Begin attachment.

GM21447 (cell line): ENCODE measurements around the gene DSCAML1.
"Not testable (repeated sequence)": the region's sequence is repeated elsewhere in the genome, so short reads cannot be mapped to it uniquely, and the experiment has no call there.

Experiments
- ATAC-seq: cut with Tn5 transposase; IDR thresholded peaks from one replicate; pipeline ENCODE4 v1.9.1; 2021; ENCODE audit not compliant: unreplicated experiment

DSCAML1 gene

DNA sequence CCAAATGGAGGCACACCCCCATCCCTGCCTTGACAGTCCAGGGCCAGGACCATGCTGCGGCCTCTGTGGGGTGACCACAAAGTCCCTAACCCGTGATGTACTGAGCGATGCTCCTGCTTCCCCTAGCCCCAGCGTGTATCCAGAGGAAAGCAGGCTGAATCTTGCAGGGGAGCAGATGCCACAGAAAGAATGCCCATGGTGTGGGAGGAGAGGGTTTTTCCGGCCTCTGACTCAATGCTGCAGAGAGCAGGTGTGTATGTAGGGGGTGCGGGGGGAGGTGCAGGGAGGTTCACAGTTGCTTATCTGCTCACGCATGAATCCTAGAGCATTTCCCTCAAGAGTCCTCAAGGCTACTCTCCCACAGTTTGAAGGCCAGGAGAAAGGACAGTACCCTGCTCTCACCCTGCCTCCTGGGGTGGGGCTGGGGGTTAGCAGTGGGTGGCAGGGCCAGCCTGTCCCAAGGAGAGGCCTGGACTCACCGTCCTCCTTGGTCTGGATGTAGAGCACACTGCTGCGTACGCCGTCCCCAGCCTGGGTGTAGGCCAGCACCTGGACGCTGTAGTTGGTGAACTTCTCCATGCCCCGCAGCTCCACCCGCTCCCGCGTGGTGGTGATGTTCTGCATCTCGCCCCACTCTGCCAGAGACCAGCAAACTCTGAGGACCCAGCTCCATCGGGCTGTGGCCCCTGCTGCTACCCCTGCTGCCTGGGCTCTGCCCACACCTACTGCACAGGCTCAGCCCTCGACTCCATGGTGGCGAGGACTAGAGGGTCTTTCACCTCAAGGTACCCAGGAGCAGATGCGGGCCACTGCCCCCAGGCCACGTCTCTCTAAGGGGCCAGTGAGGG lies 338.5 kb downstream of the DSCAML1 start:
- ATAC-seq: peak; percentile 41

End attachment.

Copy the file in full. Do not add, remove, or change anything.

GM21447 (cell line): ENCODE measurements around the gene DSCAML1.
"Not testable (repeated sequence)": the region's sequence is repeated elsewhere in the genome, so short reads cannot be mapped to it uniquely, and the experiment has no call there.

Experiments
- ATAC-seq: cut with Tn5 transposase; IDR thresholded peaks from one replicate; pipeline ENCODE4 v1.9.1; 2021; ENCODE audit not compliant: unreplicated experiment

DSCAML1 gene

DNA sequence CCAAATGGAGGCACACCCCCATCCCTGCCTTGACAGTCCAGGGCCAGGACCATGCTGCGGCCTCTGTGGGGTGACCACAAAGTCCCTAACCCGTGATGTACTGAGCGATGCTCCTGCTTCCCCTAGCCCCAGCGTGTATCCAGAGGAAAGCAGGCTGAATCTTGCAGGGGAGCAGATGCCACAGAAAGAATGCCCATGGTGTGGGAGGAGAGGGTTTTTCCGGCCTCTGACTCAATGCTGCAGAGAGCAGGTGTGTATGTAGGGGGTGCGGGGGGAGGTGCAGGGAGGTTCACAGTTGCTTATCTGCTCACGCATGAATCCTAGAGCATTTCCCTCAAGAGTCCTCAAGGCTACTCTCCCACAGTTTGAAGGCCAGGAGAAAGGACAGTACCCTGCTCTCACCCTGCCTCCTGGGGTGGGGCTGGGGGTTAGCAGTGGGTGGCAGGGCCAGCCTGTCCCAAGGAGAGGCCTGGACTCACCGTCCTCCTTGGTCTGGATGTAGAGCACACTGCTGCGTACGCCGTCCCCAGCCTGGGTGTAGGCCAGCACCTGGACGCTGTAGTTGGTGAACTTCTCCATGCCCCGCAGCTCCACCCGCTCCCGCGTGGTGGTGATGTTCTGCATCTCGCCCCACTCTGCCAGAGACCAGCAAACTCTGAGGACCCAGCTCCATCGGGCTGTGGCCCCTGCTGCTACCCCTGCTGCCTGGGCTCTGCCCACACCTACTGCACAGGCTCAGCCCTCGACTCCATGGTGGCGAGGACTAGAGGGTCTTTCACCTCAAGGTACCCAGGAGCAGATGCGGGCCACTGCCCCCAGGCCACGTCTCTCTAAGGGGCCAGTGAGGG lies 338.5 kb downstream of the DSCAML1 start:
- ATAC-seq: peak; percentile 41